My 320 jumped out of my holster ran and took cover and started firing at me. When it ran out of ammo I recovered it and to this day I continue to scold my Sig severely about its conduct.

  12. Steven S. Palmer on December 6, 2022 at 6:54 am

    Sadly, the articles, reports of lawsuits, videos, etc…leave “reasonable doubt”. As a retired Marine Corps officer, I have tried to research Armed Forces reviews of problems…can’t seem to find any. That alone would make me “reasonably confident” in the firearm. Question is…is “reasonably confident” enough when dealing with a tool capable of deadly results? It would seem to me, the prudent man would wait this one out. I’m a Sig proponent but will err on the side of safety.

  13. Dennis Schiavone on December 6, 2022 at 3:54 pm

    I carry my p320 in a shoulder rig. My worst scenario is being in public out church, and having a round discharge. It’s now an expensive paperweight because it’s not worth the risk. This sucks. I loved my p320

  14. David Webb on December 9, 2022 at 10:10 am

    I own P320 compact 40 cal and have carried it for 3-4 years. I always have a round in the chamber. It has never discharged on its own without me pulling the trigger.

  15. John Vanek on December 9, 2022 at 11:23 am

    The challenge in determining the truth is (among other things) we don’t know exactly which models of the P320 had the “u/d,” their date of manufacture, their condition of maintenance (were they clean, a little dirty, a lot dirty), the environmental conditions at the time, the other clothing / equipment being worn or used by the shooter, the make and model of holsters… the list goes on. Sadly, we Sig owners will likely never know all the details.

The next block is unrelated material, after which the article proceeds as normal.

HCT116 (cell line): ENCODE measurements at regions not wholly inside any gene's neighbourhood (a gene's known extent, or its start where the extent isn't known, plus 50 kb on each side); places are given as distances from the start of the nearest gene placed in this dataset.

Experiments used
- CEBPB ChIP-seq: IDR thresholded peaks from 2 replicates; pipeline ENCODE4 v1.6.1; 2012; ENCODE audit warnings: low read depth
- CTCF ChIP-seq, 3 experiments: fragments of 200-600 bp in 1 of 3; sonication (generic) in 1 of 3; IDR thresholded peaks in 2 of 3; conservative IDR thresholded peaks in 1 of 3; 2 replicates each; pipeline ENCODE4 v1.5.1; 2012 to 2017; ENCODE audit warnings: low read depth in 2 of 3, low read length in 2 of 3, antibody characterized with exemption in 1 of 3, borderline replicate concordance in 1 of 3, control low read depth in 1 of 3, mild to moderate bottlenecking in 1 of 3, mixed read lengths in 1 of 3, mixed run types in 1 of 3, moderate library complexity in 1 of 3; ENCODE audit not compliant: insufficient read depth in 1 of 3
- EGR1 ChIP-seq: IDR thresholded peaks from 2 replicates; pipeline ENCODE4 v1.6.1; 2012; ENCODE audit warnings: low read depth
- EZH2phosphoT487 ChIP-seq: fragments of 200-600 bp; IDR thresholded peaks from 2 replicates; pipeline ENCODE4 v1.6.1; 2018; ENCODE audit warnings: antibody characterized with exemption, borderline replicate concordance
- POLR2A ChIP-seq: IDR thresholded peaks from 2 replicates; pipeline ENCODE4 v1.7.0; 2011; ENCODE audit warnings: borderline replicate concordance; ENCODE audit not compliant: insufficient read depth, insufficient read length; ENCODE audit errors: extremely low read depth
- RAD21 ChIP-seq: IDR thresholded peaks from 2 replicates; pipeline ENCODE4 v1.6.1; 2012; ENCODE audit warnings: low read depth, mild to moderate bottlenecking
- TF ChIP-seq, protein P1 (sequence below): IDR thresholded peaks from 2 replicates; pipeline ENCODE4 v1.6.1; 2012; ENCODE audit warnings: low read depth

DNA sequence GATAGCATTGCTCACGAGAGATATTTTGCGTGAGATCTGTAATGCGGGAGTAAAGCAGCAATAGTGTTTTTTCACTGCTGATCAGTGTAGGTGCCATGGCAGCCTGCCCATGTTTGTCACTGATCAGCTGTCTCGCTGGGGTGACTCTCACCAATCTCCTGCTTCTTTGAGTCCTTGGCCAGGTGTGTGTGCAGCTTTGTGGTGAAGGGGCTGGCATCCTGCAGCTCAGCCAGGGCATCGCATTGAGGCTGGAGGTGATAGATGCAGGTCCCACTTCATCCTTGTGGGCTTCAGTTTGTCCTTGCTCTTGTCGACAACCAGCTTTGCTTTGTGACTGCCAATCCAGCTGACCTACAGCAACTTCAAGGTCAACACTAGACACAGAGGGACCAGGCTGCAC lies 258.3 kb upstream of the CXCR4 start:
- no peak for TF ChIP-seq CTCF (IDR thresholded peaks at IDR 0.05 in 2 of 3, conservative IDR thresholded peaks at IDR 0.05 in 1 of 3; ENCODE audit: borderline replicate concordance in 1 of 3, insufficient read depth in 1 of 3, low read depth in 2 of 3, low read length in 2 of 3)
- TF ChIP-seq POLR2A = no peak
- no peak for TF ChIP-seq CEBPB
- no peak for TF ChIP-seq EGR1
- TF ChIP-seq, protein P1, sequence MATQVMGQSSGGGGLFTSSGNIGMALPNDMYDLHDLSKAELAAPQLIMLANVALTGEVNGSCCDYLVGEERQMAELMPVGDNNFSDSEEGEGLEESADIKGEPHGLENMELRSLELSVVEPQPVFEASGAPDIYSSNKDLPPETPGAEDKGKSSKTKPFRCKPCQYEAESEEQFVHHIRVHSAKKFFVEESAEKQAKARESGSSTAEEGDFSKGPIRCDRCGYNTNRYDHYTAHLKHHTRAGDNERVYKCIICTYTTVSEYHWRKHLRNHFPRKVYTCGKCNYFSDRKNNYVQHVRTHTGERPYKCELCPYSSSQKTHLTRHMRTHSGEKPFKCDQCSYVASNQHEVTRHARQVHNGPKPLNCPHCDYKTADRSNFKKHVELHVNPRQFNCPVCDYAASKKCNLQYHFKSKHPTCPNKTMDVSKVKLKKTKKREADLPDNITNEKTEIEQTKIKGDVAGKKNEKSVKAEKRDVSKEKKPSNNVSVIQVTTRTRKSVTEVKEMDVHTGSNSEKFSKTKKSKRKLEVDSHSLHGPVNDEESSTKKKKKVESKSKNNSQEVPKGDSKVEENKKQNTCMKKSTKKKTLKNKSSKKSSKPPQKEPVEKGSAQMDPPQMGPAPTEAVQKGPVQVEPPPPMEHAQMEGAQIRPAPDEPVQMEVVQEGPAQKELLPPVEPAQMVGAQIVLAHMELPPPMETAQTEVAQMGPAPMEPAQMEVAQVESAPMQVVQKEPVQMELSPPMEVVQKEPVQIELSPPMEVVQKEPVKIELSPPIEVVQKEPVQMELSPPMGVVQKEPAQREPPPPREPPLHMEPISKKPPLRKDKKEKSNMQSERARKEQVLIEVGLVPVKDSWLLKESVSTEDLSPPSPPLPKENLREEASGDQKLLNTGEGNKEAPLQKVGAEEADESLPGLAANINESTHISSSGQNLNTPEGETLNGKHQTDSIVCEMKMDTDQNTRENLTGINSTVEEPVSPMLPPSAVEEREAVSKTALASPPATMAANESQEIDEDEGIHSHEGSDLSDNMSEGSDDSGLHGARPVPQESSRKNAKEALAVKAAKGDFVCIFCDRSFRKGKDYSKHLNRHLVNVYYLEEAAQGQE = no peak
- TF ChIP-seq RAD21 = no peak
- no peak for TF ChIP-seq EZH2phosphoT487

I’m retired LE and carried the original P228 9mm for 20 plus years. I’ll bet I have 80k rounds through that pistol. I also spent many years as an instructor and four years – full time – as an armorer inspecting service pistols (mostly Sigs as the P226 was the issued oistol) and other weapons. From experience I also know how lack of cleanliness (and other of the issues mentioned above) can effect firearm operation, especially in all areas of the FCU (for Sig) and the striker/internal safety areas of other weapons. I moved to the P320 X Compact 18 months ago. I love it! That said, I’m pouring over everything I can find in this issue. (While simply “playing the odds” is not a good justification where major injury or death is a possibility, knowing there are a reported half-million P320s sold in the U.S. also needs to be taken into account.)

    Your article is well-balanced and useful. Thanks for sharing.

    • John Ashlock on December 12, 2022 at 9:25 am

      I have a friend that has an Sig 320 M18 and no where in all the articles does it specify if M17 or M18 are involved in this issue?

      Can you verify if they are?

      I have talked to hime about the issue but we can’t find answer.

      Thanks, John

  16. Mike on December 16, 2022 at 8:32 am

    There was NO recall. There was a voluntary upgradr program. EXTREME difference.

  17. Jon on January 4, 2023 at 12:48 pm

    I own a Sig P320 Spectre. Beautiful gun. Shoots really good. Most of my experience has been with Glock and over the last year or so the Shadow Systems MR920. I train a lot and wanted to experience a new pistol and the 320 was the gun I chose. I have no idea if it will go off on its own or not. Maybe something in the holster is the issue. But I appendix carry and I have chosen to stay with a Glock or a variation of. Maybe a trigger safety is the solution, I have no idea. Maybe the gun is safe but when it comes to a fire arm unless you are 100% confident in it then you are better off carrying something else. I only have one other thought though. If the gun is unsafe surely someone would by now would have shot their private area off. All I’m saying is why has the gun only gone off on side carry outside the waist band holsters? Or am I incorrect about that?

    • Cooter Molot on January 6, 2023 at 10:43 am

      The black base model is the only one doing it supposedly